Many consumers are still skeptical about smart home security and are more confident in traditional solutions than cutting-edge hardware communicating with the World Wide Web, according to a new survey conducted by PCMag. The research itself isn't based on any representative sample of people, with all of its data being presented as an overview of thoughts some 1,500 PCMag readers have on home automation technologies and related fields, though it's still perceived to have value in the context of showing how a portion of tech-savvy consumers feels about the idea of connected homes. Only 34-percent of respondents said they deem smart home devices suitable for keeping their households safe, whereas almost everyone else placed more faith in traditional solutions such as neighborhood watch patrols, conventional alarm systems, and police activity.
Nearly half of all respondents still believe the main selling point of smart home security systems is the perceived peace of mind they offer to their owners, regardless of how effective they may actually be at securing one's household. Most consumers who took the survey also said they weren't prepared to commit any significant sums to purchasing contemporary home security hardware, with over a third of them not being willing to spend more than $250 on such solutions. On average, $490 is as far as they would go when it comes to acquiring Internet-enabled security offerings for their homes, as per the same source.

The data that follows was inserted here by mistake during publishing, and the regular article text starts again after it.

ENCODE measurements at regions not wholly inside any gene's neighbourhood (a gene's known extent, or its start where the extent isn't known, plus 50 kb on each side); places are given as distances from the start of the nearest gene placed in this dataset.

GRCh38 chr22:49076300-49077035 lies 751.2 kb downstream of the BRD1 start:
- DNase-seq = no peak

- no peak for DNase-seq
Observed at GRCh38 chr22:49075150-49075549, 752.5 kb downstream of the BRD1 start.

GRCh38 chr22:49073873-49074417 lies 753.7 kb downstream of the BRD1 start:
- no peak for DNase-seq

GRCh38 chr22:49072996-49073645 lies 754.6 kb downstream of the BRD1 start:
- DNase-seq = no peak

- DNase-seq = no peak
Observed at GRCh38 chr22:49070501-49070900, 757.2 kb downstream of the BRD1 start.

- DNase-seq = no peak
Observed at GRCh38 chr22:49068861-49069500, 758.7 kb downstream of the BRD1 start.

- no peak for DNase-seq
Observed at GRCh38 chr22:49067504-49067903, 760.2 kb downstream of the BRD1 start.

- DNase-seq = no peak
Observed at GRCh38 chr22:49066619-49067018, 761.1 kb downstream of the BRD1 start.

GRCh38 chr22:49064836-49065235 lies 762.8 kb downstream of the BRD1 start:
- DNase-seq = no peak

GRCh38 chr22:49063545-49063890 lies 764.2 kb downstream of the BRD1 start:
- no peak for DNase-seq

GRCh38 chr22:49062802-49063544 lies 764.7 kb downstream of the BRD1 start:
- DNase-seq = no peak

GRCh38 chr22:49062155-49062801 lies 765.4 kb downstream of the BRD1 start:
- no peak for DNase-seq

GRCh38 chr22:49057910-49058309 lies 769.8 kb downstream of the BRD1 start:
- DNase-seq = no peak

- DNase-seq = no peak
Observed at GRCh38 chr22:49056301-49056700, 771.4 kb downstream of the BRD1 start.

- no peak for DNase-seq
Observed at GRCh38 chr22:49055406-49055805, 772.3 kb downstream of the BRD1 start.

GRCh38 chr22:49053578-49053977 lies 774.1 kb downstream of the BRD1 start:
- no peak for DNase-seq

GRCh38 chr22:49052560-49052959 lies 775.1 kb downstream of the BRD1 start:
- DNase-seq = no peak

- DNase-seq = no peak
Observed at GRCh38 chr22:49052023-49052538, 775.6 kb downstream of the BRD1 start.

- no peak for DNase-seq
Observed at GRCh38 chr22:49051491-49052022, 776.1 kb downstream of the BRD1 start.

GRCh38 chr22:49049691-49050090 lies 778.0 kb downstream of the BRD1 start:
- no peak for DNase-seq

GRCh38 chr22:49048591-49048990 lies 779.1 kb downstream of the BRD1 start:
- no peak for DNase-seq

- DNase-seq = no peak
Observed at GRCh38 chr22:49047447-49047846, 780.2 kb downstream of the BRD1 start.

Highly advanced solutions such as motion sensors and smart locks or doorbells also aren't a priority for over three-quarters of all respondents, 42-percent of whom said they're primarily interested in smart outdoor cameras when it comes to such technologies. 30-percent of people participating in the survey said they are afraid of the possibility of their gadgets being hacked and actually having an opposite effect of the one advertised, whereas 37-percent cited cost as their number one concern regarding smart home security systems. The industry as a whole is still growing, with a rising number of manufacturers now entering the Internet-enabled home protection market. The incoming 5G commercialization is also expected to contribute to popularizing such technologies, especially in regards to motion sensors and other hardware that can run on batteries for a prolonged period of time.